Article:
Previous studies have shown that lifestyle factors such as physical activity, social involvement and education may improve overall brain health. Bilingualism may help the brain build what is called a cognitive reserve, which may provide protection against the onset of dementia, the Canadian researchers said. ``There are no pharmacological interventions that are this dramatic,'' Morris Freedman, director of the Memory Clinic at Baycrest Research Centre for Aging and the Brain in Toronto, said in a statement today.

The difference in dementia onset remained even after the researchers factored in the possible influence of culture, immigration, formal education, employment and gender on the results, the study said. [IQ?] ``The data show a huge protective effect,'' co-investigator Fergus Craik said in the statement.

The finding, while in line with earlier research on lifestyle and dementia onset, is preliminary and needs to be studied further, he said. The researchers are working on a follow-up study to further examine the protective effects of bilingualism on the brain.



Just some problems with the "Obesity" war:

1). It tries to impose behavior change on everybody -- when most of those targeted are not obese and hence have no reason to change their behaviour. It is a form of punishing the innocent and the guilty alike. (It is also typical of Leftist thinking: Scorning the individual and capable of dealing with large groups only).

2). The longevity research all leads to the conclusion that it is people of MIDDLING weight who live longest -- not slim people. So the "epidemic" of obesity is in fact largely an "epidemic" of living longer.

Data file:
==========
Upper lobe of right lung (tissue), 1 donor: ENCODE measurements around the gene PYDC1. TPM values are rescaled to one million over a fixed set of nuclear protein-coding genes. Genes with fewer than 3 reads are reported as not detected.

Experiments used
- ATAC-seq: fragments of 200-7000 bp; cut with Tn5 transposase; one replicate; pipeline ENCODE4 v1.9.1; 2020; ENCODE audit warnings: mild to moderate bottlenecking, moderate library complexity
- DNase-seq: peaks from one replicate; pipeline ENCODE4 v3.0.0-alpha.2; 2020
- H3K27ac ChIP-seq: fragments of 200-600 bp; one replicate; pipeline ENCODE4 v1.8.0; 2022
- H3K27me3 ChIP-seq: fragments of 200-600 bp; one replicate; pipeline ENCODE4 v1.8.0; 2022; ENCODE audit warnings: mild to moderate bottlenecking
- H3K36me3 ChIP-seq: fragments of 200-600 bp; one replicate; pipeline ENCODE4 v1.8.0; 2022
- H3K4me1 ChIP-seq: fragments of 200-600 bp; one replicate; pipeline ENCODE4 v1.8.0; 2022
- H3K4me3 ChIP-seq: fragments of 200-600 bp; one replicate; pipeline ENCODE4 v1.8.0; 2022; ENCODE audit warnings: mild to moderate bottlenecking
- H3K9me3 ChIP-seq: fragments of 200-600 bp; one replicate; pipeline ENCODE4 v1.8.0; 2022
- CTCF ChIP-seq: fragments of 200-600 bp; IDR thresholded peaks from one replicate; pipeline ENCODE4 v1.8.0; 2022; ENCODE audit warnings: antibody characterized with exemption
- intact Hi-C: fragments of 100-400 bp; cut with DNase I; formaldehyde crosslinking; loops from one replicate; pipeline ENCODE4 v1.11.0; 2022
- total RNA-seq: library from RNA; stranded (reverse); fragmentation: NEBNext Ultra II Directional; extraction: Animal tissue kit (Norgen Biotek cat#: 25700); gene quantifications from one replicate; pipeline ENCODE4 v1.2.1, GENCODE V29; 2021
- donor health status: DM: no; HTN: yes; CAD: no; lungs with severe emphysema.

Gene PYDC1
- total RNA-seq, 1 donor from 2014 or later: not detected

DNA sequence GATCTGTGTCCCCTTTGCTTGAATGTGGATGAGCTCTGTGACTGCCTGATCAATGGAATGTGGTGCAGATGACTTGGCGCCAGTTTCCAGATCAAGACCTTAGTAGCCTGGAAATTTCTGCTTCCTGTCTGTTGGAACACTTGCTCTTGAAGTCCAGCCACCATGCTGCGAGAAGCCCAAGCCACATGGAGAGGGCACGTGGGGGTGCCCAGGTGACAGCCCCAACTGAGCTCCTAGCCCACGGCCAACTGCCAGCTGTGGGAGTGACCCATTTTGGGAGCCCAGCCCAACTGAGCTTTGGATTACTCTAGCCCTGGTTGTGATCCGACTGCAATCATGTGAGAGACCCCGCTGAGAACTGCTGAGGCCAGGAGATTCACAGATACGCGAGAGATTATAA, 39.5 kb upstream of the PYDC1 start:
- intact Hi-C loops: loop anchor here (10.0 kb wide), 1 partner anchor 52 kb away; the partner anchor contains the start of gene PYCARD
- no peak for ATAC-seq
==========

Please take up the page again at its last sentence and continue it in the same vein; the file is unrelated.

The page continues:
3). It is total calorie intake that makes you fat -- not where you get your calories. Policies that attack only the source of the calories (e.g. "junk food") without addressing total calorie intake are hence pissing into the wind. People involuntarily deprived of their preferred calorie intake from one source are highly likely to seek and find their calories elsewhere.

4). So-called junk food is perfectly nutritious. A big Mac meal comprises meat, bread, salad and potatoes -- which is a mainstream Western diet. If that is bad then we are all in big trouble.

5). Food warriors demonize salt and fat. But we need a daily salt intake to counter salt-loss through perspiration and the research shows that people on salt-restricted diets die SOONER. And Eskimos eat huge amounts of fat with no apparent ill-effects. And the average home-cooked roast dinner has LOTS of fat. Will we ban roast dinners?

6). The foods restricted are often no more calorific than those permitted -- such as milk and fruit-juice drinks.

7). Tendency to weight is mostly genetic and is therefore not readily susceptible to voluntary behaviour change.

8). And when are we going to ban cheese? Cheese is a concentrated calorie bomb and has lots of that wicked animal fat in it too. Wouldn't we all be better off without it? And what about butter and margarine? They are just about pure fat. Surely they should be treated as contraband in kids' lunchboxes! [/sarcasm].

Trans fats:

For one summary of the weak science behind the "trans-fat" hysteria, see here. Trans fats have only a temporary effect on blood chemistry and the evidence of lasting harm from them is dubious. By taking extreme groups in trans fats intake, some weak association with coronary heart disease has at times been shown in some sub-populations but extreme group studies are inherently at risk of confounding with other factors and are intrinsically of little interest to the average person.

The use of extreme quintiles (fifths) to examine effects is in fact so common as to be almost universal but suggests to the experienced observer that the differences between the mean scores of the experimental and control groups were not statistically significant -- thus making the article concerned little more than an exercise in deception


No comments: